The computer is easy to use, especially for older people, Rice says. The company took away tool bars that some users might find confusing and replaced them with large icons that have basic instructions, such as "Click here to play a game," or "Click here to go to the Internet."

MediNet’s standard rate for the daily computer rental is $19.95. The company technicians take payment by credit card or check. "Admissions is not involved in money collection," Rice says.

Even family members enjoy access

Many types of patients are interested in renting the computer, Caldwell says. "It’s across the board, and it’s not just the patient. It’s the family member as well. A lot of times, the family member is the primary user.

Parents are especially interested in the computer, Rice says. "They are happy to give the children something to do." Some family members also welcome the ability to keep in touch with their workplaces, without having to tie up hospital telephone lines.

Caldwell says the hospital plans to eventually have a computer in each patient room. "Then we would make the computers available just like we do with televisions now. After patients get to their room, someone would come by and let them know [the service] was available."

Reducing costs through sponsorships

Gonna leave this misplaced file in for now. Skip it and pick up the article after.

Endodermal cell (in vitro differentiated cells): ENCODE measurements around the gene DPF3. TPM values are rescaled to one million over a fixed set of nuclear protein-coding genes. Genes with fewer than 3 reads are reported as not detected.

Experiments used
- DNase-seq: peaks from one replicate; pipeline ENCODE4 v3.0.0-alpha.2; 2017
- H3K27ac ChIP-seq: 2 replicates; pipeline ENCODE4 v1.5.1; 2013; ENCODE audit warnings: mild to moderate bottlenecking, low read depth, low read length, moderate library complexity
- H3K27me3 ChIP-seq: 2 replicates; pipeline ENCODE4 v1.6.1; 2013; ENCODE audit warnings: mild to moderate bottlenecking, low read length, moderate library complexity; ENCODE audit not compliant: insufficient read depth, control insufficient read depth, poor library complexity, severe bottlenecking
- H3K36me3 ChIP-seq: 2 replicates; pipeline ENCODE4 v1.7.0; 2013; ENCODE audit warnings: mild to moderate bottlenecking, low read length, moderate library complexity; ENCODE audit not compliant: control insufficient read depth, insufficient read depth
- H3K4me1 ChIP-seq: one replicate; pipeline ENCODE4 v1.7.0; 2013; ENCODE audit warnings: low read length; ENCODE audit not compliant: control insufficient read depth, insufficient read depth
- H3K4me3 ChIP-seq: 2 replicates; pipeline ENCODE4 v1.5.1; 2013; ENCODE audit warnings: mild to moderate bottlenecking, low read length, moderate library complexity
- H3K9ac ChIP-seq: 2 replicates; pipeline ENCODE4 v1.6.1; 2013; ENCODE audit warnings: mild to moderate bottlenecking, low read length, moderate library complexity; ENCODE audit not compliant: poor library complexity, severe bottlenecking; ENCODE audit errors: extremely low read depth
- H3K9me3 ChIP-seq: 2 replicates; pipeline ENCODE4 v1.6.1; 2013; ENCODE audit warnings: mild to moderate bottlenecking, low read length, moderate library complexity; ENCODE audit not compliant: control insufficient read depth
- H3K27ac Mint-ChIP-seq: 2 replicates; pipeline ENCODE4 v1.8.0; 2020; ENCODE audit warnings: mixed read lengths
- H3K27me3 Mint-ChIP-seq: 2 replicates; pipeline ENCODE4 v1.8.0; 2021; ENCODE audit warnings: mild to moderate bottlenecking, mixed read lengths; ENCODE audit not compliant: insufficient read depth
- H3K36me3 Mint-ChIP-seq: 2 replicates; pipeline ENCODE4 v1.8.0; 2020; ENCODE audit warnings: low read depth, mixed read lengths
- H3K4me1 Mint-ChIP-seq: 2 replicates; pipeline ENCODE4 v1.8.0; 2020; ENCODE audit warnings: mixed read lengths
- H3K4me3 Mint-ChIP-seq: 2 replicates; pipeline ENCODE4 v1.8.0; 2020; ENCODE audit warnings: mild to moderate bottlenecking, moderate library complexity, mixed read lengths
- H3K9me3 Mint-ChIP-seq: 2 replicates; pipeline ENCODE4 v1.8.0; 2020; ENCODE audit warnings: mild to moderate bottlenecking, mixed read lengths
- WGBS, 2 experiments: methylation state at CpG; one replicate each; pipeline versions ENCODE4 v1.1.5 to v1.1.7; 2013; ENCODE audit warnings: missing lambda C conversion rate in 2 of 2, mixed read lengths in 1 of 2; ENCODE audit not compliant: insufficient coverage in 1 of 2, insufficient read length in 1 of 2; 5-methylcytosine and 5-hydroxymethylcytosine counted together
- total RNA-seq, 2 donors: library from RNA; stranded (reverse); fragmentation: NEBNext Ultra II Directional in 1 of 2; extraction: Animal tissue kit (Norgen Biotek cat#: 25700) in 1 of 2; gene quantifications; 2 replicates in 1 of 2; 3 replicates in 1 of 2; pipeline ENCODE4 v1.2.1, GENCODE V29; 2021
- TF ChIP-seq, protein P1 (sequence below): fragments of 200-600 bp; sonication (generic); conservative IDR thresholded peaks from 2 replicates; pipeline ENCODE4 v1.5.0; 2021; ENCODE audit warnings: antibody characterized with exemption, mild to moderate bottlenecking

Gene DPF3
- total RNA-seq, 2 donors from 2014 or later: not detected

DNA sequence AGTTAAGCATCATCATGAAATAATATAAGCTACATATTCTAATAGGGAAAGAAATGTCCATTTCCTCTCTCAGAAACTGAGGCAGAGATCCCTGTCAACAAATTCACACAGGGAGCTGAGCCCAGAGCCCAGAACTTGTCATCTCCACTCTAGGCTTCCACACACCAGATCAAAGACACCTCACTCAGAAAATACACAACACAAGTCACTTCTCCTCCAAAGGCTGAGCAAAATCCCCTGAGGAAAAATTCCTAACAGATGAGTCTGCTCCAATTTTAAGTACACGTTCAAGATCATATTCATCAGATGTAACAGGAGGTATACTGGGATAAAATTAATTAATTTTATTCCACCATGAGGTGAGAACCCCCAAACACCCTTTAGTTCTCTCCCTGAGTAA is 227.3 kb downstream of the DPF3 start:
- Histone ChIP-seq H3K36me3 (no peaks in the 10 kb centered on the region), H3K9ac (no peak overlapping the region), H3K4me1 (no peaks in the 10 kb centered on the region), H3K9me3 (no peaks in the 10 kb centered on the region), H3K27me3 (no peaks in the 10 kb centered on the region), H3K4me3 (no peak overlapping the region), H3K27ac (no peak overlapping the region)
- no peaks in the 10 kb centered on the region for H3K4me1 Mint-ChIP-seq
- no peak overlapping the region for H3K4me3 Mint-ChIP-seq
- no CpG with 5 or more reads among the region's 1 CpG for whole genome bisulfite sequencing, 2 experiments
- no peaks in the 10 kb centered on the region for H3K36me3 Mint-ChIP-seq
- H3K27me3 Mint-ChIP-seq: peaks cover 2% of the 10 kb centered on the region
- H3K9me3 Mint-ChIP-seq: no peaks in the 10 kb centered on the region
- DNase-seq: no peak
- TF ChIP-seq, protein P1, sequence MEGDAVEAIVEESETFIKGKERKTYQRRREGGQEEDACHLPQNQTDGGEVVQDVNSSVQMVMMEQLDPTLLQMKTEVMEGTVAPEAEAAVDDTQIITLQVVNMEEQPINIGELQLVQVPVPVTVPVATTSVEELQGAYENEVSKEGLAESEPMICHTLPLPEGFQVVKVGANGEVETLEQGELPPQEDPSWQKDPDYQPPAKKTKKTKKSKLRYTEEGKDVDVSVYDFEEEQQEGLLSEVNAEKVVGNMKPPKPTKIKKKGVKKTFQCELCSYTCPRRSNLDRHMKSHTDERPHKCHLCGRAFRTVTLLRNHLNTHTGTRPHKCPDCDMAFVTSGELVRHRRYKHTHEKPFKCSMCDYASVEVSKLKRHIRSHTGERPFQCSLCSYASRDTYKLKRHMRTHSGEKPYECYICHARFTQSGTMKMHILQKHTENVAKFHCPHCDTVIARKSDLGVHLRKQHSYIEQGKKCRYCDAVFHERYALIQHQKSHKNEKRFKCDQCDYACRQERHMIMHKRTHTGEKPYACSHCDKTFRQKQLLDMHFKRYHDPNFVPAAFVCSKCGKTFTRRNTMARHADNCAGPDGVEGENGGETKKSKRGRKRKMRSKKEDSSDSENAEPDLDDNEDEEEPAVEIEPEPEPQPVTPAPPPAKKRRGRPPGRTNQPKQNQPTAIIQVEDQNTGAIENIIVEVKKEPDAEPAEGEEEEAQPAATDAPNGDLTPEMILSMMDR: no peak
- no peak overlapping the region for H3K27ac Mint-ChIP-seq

Although some patients may find the daily computer rental rate inexpensive already, Bill Huff, president and founder of MediNet, wants to reduce costs further through corporate sponsorships and advertisements. Eventually, such sponsorships might help reduce a patient’s hospital bill, he says.

Corporate sponsorships will work by allowing patients to act as their own commissioned sales agents:

- Patients receive the names of the corporate sponsors from admissions, or they can access a list from their rented computer.

- If a patient decides to do business with a corporate sponsor, a percentage of that sale is set aside in a separate account for that particular patient.

For example, a patient might decide to switch his or her long-distance service to corporate sponsor MCI. MCI, which would have paid a sales agent $500 for that consumer, instead places that money into the account. The account is administered through an outside CPA firm and is not handled by MediNet.